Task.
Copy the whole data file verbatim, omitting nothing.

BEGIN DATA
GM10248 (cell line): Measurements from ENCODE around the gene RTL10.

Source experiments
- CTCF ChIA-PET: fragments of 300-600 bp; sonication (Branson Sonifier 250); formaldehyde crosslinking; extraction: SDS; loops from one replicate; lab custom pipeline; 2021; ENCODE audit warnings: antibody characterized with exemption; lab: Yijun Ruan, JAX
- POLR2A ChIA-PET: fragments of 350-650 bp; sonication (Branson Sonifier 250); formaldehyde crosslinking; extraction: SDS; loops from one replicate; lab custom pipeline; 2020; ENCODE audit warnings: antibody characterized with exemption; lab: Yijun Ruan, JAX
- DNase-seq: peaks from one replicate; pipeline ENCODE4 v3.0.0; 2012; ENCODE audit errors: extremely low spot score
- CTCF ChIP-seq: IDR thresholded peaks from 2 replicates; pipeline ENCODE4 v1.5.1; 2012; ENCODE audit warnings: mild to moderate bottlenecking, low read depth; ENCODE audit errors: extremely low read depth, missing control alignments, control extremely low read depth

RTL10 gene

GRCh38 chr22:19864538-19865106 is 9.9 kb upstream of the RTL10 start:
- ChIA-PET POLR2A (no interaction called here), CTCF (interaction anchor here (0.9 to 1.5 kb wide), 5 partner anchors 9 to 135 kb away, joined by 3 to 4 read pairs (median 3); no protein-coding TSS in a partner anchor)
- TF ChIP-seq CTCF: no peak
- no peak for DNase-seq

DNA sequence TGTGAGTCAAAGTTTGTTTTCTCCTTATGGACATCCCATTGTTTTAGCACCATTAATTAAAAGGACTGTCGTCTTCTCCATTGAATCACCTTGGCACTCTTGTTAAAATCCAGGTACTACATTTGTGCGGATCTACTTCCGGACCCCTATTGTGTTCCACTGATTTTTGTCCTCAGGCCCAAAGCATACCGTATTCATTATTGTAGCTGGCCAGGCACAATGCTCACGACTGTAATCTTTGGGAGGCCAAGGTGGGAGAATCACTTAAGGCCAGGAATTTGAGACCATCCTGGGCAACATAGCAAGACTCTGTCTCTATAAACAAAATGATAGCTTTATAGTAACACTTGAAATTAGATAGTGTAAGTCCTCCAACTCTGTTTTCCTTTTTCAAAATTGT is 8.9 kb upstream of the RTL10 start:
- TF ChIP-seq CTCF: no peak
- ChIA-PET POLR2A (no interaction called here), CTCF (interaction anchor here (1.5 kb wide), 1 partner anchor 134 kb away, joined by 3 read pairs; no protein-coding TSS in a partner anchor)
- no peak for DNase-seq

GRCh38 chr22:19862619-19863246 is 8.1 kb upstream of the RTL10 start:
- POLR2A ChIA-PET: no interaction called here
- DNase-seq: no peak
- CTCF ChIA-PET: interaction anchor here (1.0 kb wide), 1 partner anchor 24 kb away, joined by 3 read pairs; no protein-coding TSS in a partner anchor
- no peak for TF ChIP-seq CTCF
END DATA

GM10248 (cell line): Measurements from ENCODE around the gene RTL10.

Source experiments
- CTCF ChIA-PET: fragments of 300-600 bp; sonication (Branson Sonifier 250); formaldehyde crosslinking; extraction: SDS; loops from one replicate; lab custom pipeline; 2021; ENCODE audit warnings: antibody characterized with exemption; lab: Yijun Ruan, JAX
- POLR2A ChIA-PET: fragments of 350-650 bp; sonication (Branson Sonifier 250); formaldehyde crosslinking; extraction: SDS; loops from one replicate; lab custom pipeline; 2020; ENCODE audit warnings: antibody characterized with exemption; lab: Yijun Ruan, JAX
- DNase-seq: peaks from one replicate; pipeline ENCODE4 v3.0.0; 2012; ENCODE audit errors: extremely low spot score
- CTCF ChIP-seq: IDR thresholded peaks from 2 replicates; pipeline ENCODE4 v1.5.1; 2012; ENCODE audit warnings: mild to moderate bottlenecking, low read depth; ENCODE audit errors: extremely low read depth, missing control alignments, control extremely low read depth

RTL10 gene

GRCh38 chr22:19864538-19865106 is 9.9 kb upstream of the RTL10 start:
- ChIA-PET POLR2A (no interaction called here), CTCF (interaction anchor here (0.9 to 1.5 kb wide), 5 partner anchors 9 to 135 kb away, joined by 3 to 4 read pairs (median 3); no protein-coding TSS in a partner anchor)
- TF ChIP-seq CTCF: no peak
- no peak for DNase-seq

DNA sequence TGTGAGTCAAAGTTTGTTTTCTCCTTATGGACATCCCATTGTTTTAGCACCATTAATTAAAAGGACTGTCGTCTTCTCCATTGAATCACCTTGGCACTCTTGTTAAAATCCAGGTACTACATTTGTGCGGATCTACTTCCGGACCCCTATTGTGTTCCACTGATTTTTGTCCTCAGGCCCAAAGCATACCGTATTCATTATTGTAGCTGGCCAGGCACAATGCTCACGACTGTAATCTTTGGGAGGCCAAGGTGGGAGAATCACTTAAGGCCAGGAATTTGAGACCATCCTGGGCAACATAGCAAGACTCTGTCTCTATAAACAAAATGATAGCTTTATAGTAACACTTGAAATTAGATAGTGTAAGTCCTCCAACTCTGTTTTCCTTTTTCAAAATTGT is 8.9 kb upstream of the RTL10 start:
- TF ChIP-seq CTCF: no peak
- ChIA-PET POLR2A (no interaction called here), CTCF (interaction anchor here (1.5 kb wide), 1 partner anchor 134 kb away, joined by 3 read pairs; no protein-coding TSS in a partner anchor)
- no peak for DNase-seq

GRCh38 chr22:19862619-19863246 is 8.1 kb upstream of the RTL10 start:
- POLR2A ChIA-PET: no interaction called here
- DNase-seq: no peak
- CTCF ChIA-PET: interaction anchor here (1.0 kb wide), 1 partner anchor 24 kb away, joined by 3 read pairs; no protein-coding TSS in a partner anchor
- no peak for TF ChIP-seq CTCF